Coping with the hot snap


I've never been one for the summer. Autumn and winter have always been my favourite times of the year. I like that feeling-chilly-and-having-to-wrap-up-snug thing. I've never been one for sunbathing or hot beaches, and the idea of sun-drenched holiday destinations does nothing for me at all. Just moving about and simply being in the heat has always irked me.

But running is really helping me to deal with the summer. I'm treating running in this heat as a kind of endurance training. I physically cannot run as fast as I can when the weather is cooler. I'm pretty sure this is because my body is busy doing important bodily cooling stuff, so there is less battery power available for running – a bit like how a car uses more petrol when you've got the air conditioning running at full pelt. As a result, my recent runs have been more like joggy-plods but I reckon this is all good and that I'm building my running muscles. I thought that the summer would make running awful. Sure, it's different, but it's not half as bad as I thought it would be. I'm usually a mid-morning runner but I've done my last couple of runs in the evening. I've not got the energy levels I have in the mornings, and it's still warm out there, but it's way more bearable. Plus the evening light at half past eight is just beautiful. I'm shifting all my hot weather running to the evening and I'm just accepting that my running pace will be slower. And anyway, trying to run fast in this weather is a bit daft, if you ask me. On my walk back from my run last night I saw a runner who was in a right state. He was getting help from some passing people who fortunately had some water with them. Maybe I'm just lazy, but it seems to me that pushing yourself in this heat is a pretty silly thing to do

Running has helped me to cope better in the warm. I work in a wooden shed all day making glass beads, with a propane torch and a kiln at chest level. The shed heats up and by about two o'clock it's about 32°C in there. I used to abandon shed at that point but this year I've found that I can stick it until it hits the 35-36°C mark. I swear this is because of the running in the hot; running in 24°C is hard, hard work and the sweat levels are unprecedented, but it makes sitting still in a warm place seem a heck of a lot easier!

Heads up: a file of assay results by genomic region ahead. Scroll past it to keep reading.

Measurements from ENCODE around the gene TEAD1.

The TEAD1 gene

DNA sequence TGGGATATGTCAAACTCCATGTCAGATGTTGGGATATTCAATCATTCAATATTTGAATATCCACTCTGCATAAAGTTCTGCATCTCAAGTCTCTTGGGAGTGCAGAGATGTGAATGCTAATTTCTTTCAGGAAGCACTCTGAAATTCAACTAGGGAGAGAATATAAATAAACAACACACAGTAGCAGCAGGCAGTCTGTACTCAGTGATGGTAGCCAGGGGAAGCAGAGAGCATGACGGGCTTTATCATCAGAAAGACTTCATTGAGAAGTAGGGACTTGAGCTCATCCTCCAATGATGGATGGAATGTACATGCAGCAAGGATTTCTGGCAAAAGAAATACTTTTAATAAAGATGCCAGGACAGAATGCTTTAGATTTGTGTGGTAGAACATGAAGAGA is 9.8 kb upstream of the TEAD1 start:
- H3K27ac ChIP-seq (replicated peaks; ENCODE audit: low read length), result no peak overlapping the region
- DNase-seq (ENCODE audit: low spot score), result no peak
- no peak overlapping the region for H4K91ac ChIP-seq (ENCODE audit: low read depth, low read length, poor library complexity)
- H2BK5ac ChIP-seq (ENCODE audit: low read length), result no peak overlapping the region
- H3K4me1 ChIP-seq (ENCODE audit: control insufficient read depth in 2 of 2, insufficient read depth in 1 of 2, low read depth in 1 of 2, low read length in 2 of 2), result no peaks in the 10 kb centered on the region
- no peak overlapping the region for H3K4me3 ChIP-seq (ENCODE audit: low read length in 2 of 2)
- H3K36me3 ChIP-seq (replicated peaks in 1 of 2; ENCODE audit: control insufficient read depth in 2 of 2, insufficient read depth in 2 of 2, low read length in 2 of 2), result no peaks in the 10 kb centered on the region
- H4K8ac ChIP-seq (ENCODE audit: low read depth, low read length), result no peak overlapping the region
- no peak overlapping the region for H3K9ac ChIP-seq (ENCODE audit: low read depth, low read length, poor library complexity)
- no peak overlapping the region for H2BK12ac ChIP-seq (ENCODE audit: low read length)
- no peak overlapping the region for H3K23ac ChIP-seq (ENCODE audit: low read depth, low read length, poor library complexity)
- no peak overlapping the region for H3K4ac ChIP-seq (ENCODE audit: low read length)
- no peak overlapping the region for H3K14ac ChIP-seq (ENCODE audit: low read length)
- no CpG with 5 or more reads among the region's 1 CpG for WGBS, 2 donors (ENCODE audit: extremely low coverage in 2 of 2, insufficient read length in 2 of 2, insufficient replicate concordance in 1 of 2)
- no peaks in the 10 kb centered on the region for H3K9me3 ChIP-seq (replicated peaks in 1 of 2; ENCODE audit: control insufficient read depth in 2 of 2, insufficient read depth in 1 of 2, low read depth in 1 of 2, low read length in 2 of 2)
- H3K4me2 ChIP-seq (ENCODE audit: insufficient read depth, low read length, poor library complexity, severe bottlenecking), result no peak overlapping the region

Running has also helped me to dress better for summer, which in turns makes me more comfortable in the everyday non-running heat. When I ran my first 10K race earlier this year, it was the first time I'd worn shorts outside of the house since I was in my early twenties. Since that 10K, I've only worn full leggings for running twice. I now own three pairs of running shorts, and two of them don't have the second pair of inner shorts that my first pair has. This is so liberating! I have to put a bit of Vaseline on my inner thighs to avoid chafing as my thighs are quite chunky and they rub together when I run, but oh, my new light and airy shorts have made running so much cooler. The knock-on effect of this shorts revelation is that I now own – and am pretty much living in – two pairs of non-running shorts in my day-to-day life. All these years I've been so self-conscious about getting my legs out in the summer, but running in shorts has taught me to give zero fucks about it. If I can run with my thighs on show, with them flabbering with every footstrike and not causing a subsequent tsunami on the River Cam, then I can sure as heck wander around town in a pair of shorts. So I am, and I've found that shorts make summer at least 27.8% more bearable. Who knew?